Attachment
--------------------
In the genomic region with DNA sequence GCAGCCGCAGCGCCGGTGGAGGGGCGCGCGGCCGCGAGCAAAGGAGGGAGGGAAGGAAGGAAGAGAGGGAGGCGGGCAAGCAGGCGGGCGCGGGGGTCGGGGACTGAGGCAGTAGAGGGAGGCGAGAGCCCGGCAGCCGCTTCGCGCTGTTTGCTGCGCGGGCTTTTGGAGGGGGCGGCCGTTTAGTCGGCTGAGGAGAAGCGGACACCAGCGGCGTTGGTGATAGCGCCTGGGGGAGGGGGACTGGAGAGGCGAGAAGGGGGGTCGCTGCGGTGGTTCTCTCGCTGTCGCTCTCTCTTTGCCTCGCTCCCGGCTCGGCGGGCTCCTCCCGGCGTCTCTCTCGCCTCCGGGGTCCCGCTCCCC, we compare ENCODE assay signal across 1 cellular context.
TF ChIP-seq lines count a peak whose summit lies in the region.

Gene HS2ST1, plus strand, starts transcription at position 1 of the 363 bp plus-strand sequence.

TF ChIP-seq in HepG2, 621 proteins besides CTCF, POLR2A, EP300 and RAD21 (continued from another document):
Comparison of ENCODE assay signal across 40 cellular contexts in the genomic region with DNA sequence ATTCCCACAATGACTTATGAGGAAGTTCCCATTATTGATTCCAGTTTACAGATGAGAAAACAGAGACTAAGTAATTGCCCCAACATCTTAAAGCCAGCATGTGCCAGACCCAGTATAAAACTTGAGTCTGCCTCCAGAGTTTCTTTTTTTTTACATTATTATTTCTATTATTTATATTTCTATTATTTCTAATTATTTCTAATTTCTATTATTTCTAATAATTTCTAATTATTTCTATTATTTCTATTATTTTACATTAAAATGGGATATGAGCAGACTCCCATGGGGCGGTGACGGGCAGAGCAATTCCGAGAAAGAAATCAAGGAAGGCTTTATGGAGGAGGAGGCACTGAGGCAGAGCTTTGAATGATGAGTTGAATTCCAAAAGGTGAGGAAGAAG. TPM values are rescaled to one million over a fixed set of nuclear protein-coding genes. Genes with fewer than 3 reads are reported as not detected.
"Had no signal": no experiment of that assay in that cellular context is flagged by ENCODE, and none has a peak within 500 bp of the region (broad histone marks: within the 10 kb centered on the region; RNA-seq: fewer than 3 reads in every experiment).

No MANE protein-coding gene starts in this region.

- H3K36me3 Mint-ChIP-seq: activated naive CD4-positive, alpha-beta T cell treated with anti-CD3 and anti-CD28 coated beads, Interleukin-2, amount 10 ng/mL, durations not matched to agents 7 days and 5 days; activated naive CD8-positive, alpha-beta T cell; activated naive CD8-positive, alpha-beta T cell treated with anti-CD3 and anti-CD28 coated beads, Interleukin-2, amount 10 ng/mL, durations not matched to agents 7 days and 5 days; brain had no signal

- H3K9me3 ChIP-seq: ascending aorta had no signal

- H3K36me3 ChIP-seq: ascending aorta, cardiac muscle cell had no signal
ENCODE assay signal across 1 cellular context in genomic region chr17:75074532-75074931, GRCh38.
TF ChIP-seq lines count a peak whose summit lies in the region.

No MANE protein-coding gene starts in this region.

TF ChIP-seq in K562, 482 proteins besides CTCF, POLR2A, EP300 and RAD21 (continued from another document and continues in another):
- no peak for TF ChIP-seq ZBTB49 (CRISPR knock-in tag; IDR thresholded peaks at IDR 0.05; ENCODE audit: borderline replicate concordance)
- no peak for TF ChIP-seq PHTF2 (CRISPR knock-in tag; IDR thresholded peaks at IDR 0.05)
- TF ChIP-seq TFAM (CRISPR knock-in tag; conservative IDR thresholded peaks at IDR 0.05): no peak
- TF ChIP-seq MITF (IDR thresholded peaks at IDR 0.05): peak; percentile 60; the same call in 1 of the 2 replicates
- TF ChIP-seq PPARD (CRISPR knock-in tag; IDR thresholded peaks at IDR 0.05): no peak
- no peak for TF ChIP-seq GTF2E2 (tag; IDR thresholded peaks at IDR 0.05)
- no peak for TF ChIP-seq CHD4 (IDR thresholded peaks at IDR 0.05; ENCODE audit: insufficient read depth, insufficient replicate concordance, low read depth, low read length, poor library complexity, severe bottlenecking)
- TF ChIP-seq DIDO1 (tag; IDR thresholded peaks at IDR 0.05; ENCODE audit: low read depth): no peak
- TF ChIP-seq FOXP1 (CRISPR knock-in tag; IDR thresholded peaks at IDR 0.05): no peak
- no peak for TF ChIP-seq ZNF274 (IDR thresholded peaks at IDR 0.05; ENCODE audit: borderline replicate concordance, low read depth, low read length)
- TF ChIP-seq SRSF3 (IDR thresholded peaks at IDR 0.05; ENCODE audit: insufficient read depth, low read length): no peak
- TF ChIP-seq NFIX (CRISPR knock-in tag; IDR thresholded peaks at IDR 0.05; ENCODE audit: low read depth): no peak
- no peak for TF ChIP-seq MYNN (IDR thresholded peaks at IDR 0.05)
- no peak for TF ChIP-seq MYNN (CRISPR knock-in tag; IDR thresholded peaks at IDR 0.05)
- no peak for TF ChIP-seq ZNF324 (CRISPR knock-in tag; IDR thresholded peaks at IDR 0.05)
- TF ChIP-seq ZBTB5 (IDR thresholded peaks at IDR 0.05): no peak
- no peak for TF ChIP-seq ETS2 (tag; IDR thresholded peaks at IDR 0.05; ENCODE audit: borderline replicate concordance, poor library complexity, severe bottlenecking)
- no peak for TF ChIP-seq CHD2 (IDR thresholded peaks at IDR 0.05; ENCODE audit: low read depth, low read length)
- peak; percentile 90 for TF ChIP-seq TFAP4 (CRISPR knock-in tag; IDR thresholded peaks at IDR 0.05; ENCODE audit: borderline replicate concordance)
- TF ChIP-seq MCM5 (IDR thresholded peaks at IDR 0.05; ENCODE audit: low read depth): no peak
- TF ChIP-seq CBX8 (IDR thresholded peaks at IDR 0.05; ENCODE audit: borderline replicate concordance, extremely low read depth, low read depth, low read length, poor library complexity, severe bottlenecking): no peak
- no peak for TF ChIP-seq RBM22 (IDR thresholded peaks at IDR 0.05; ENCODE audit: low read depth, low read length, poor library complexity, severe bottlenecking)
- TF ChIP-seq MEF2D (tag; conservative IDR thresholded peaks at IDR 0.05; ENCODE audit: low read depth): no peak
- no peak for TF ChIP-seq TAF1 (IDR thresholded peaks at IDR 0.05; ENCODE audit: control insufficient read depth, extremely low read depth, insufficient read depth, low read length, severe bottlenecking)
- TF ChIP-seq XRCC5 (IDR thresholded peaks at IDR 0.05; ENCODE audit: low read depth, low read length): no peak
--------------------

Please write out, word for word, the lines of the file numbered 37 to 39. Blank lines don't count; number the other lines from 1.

- TF ChIP-seq MEF2D (tag; conservative IDR thresholded peaks at IDR 0.05; ENCODE audit: low read depth): no peak
- no peak for TF ChIP-seq TAF1 (IDR thresholded peaks at IDR 0.05; ENCODE audit: control insufficient read depth, extremely low read depth, insufficient read depth, low read length, severe bottlenecking)
- TF ChIP-seq XRCC5 (IDR thresholded peaks at IDR 0.05; ENCODE audit: low read depth, low read length): no peak